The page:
How to Prove Discrimination in the Hiring Process

Submitted by pec on

If you believe that you have been discriminated against in the hiring process, you may be able to file a claim with the help of an employment law attorney. It’s illegal for employers to engage in discrimination at any point of the hiring process.

Understanding Discrimination in Hiring

Discrimination in hiring occurs when a potential employer doesn’t seriously consider an applicant for a position that they are qualified for because of their race, gender, sex, religion, place of birth, or other protected reason.

Federal employment law forbids employers from disqualifying or refusing to hire an applicant because of their:

  • Race
  • Gender
  • Sex
  • Religion
  • Sexual Orientation or Identity
  • Place of Birth
  • Handicap
  • Age

And some states have employment laws with additional protections for people that say employers can’t reject applicants for all of the previously stated reasons plus:

  • Marital status
  • Veteran status
  • Financial status

There are several Federal laws that dictate that employers are not allowed to disqualify any applicant for a reason that is spelled out in the language of the law like:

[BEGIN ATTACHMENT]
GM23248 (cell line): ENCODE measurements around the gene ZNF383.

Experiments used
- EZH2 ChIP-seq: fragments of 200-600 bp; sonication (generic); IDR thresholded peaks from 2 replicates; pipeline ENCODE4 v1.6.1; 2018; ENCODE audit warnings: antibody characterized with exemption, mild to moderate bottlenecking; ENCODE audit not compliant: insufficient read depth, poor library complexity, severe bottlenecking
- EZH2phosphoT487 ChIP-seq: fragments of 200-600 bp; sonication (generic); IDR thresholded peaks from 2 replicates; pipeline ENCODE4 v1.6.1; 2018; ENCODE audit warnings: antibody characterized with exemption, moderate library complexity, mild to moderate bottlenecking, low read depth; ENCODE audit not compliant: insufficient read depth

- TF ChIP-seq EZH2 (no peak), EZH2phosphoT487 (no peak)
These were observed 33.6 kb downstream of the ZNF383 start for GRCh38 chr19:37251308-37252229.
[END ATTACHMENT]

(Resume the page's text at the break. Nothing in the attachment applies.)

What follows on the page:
• Title VII of the Federal Civil Rights Act
  • The Americans With Disabilities Act
  • The Age Discrimination In Employment Act
  • The Family Medical Leave Act
  • The Pregnancy Fairness Act

If you’ve been the victim of discrimination in the hiring process and it’s hurt your ability to find work you may be eligible to file a claim against an employer that discriminated against you.

Recognizing Signs of Discrimination

How can you tell if you’ve been discriminated against in the hiring process? Many people who have been victimized never pursue a claim because they think that they can’t prove they have been discriminated against. But the signs of discrimination in the hiring process are there if you look. You can recognize the signs of discrimination by:

  • Noticing Red Flags In Job Postings: Companies aren’t going to openly discriminate in their job listings and risk getting into legal trouble. But the language that some companies use is coded to be discriminatory. For example, using language like “young” or “able-bodied” implies age discrimination and discrimination against people who need accommodations for a handicap. Read job listing with a critical eye and look for red flags.
  • Noticing Disparate Treatment vs. Disparate Impact: Disparate treatment and disparate impact are two different types of actions. Disparate treatment occurs when an employer does something that could be considered discriminatory, but it wasn’t done intentionally. Disparate impact is discriminatory conduct that is intentional.

Documenting Discriminatory Actions

It’s very important that you document any and all discriminatory actions an employer or potential employer takes.

Gathering Evidence

Gathering evidence can be difficult, but it’s essential if you want to file a claim and win. In order to gather evidence of discrimination in hiring you can:

  • Request personnel records and application materials.